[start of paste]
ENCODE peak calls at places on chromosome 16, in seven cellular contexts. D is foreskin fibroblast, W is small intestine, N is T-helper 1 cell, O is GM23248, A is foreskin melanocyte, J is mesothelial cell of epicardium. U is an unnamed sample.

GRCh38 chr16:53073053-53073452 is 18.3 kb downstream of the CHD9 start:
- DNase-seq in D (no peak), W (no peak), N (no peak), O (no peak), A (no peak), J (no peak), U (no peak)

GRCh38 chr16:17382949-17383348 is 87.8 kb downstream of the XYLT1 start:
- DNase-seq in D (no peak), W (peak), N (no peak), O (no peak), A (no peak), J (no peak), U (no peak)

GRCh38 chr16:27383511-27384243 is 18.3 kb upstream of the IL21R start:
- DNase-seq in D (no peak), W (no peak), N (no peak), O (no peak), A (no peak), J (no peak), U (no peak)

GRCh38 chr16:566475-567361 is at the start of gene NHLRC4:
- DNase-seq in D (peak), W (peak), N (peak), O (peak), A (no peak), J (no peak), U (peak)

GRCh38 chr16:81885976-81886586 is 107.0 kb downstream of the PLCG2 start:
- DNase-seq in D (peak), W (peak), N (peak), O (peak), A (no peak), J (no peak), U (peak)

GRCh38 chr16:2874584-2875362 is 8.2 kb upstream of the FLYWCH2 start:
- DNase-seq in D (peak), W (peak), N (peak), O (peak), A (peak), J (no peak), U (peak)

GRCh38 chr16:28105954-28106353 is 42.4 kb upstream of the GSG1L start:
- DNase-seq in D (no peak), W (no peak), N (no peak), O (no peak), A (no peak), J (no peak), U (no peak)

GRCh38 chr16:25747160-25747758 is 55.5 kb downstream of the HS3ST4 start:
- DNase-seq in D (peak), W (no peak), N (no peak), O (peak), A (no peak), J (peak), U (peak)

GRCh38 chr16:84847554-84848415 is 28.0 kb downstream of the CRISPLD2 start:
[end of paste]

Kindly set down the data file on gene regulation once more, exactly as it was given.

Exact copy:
ENCODE peak calls at places on chromosome 16, in seven cellular contexts. D is foreskin fibroblast, W is small intestine, N is T-helper 1 cell, O is GM23248, A is foreskin melanocyte, J is mesothelial cell of epicardium. U is an unnamed sample.

GRCh38 chr16:53073053-53073452 is 18.3 kb downstream of the CHD9 start:
- DNase-seq in D (no peak), W (no peak), N (no peak), O (no peak), A (no peak), J (no peak), U (no peak)

GRCh38 chr16:17382949-17383348 is 87.8 kb downstream of the XYLT1 start:
- DNase-seq in D (no peak), W (peak), N (no peak), O (no peak), A (no peak), J (no peak), U (no peak)

GRCh38 chr16:27383511-27384243 is 18.3 kb upstream of the IL21R start:
- DNase-seq in D (no peak), W (no peak), N (no peak), O (no peak), A (no peak), J (no peak), U (no peak)

GRCh38 chr16:566475-567361 is at the start of gene NHLRC4:
- DNase-seq in D (peak), W (peak), N (peak), O (peak), A (no peak), J (no peak), U (peak)

GRCh38 chr16:81885976-81886586 is 107.0 kb downstream of the PLCG2 start:
- DNase-seq in D (peak), W (peak), N (peak), O (peak), A (no peak), J (no peak), U (peak)

GRCh38 chr16:2874584-2875362 is 8.2 kb upstream of the FLYWCH2 start:
- DNase-seq in D (peak), W (peak), N (peak), O (peak), A (peak), J (no peak), U (peak)

GRCh38 chr16:28105954-28106353 is 42.4 kb upstream of the GSG1L start:
- DNase-seq in D (no peak), W (no peak), N (no peak), O (no peak), A (no peak), J (no peak), U (no peak)

GRCh38 chr16:25747160-25747758 is 55.5 kb downstream of the HS3ST4 start:
- DNase-seq in D (peak), W (no peak), N (no peak), O (peak), A (no peak), J (peak), U (peak)

GRCh38 chr16:84847554-84848415 is 28.0 kb downstream of the CRISPLD2 start: